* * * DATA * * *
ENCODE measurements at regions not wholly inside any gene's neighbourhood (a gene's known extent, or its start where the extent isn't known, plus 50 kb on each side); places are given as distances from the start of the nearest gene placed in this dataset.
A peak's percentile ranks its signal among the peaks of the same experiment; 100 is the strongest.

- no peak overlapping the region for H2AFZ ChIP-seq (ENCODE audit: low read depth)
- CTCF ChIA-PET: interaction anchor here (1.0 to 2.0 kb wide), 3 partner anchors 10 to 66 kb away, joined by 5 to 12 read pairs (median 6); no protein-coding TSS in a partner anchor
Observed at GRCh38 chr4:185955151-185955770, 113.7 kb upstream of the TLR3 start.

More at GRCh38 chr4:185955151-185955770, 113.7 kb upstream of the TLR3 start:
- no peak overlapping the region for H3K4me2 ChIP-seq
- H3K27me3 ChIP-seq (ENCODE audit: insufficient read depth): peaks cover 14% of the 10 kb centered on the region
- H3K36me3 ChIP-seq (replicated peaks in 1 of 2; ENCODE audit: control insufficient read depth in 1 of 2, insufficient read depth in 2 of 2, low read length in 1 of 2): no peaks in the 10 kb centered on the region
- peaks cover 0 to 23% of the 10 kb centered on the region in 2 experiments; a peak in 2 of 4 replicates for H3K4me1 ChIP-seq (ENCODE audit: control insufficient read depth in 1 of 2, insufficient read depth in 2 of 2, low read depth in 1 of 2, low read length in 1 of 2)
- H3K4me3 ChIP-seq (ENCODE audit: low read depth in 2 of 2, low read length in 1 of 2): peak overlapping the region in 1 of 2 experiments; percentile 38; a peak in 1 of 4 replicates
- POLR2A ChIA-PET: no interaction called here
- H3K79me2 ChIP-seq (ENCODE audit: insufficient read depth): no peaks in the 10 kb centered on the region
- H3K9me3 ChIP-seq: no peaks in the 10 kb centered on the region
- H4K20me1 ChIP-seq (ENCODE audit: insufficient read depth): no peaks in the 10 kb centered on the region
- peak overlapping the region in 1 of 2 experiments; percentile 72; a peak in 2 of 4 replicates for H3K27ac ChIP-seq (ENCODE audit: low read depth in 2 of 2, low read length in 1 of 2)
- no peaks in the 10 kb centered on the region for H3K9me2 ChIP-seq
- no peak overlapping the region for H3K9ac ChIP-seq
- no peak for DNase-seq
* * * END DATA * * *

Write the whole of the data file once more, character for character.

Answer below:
ENCODE measurements at regions not wholly inside any gene's neighbourhood (a gene's known extent, or its start where the extent isn't known, plus 50 kb on each side); places are given as distances from the start of the nearest gene placed in this dataset.
A peak's percentile ranks its signal among the peaks of the same experiment; 100 is the strongest.

- no peak overlapping the region for H2AFZ ChIP-seq (ENCODE audit: low read depth)
- CTCF ChIA-PET: interaction anchor here (1.0 to 2.0 kb wide), 3 partner anchors 10 to 66 kb away, joined by 5 to 12 read pairs (median 6); no protein-coding TSS in a partner anchor
Observed at GRCh38 chr4:185955151-185955770, 113.7 kb upstream of the TLR3 start.

More at GRCh38 chr4:185955151-185955770, 113.7 kb upstream of the TLR3 start:
- no peak overlapping the region for H3K4me2 ChIP-seq
- H3K27me3 ChIP-seq (ENCODE audit: insufficient read depth): peaks cover 14% of the 10 kb centered on the region
- H3K36me3 ChIP-seq (replicated peaks in 1 of 2; ENCODE audit: control insufficient read depth in 1 of 2, insufficient read depth in 2 of 2, low read length in 1 of 2): no peaks in the 10 kb centered on the region
- peaks cover 0 to 23% of the 10 kb centered on the region in 2 experiments; a peak in 2 of 4 replicates for H3K4me1 ChIP-seq (ENCODE audit: control insufficient read depth in 1 of 2, insufficient read depth in 2 of 2, low read depth in 1 of 2, low read length in 1 of 2)
- H3K4me3 ChIP-seq (ENCODE audit: low read depth in 2 of 2, low read length in 1 of 2): peak overlapping the region in 1 of 2 experiments; percentile 38; a peak in 1 of 4 replicates
- POLR2A ChIA-PET: no interaction called here
- H3K79me2 ChIP-seq (ENCODE audit: insufficient read depth): no peaks in the 10 kb centered on the region
- H3K9me3 ChIP-seq: no peaks in the 10 kb centered on the region
- H4K20me1 ChIP-seq (ENCODE audit: insufficient read depth): no peaks in the 10 kb centered on the region
- peak overlapping the region in 1 of 2 experiments; percentile 72; a peak in 2 of 4 replicates for H3K27ac ChIP-seq (ENCODE audit: low read depth in 2 of 2, low read length in 1 of 2)
- no peaks in the 10 kb centered on the region for H3K9me2 ChIP-seq
- no peak overlapping the region for H3K9ac ChIP-seq
- no peak for DNase-seq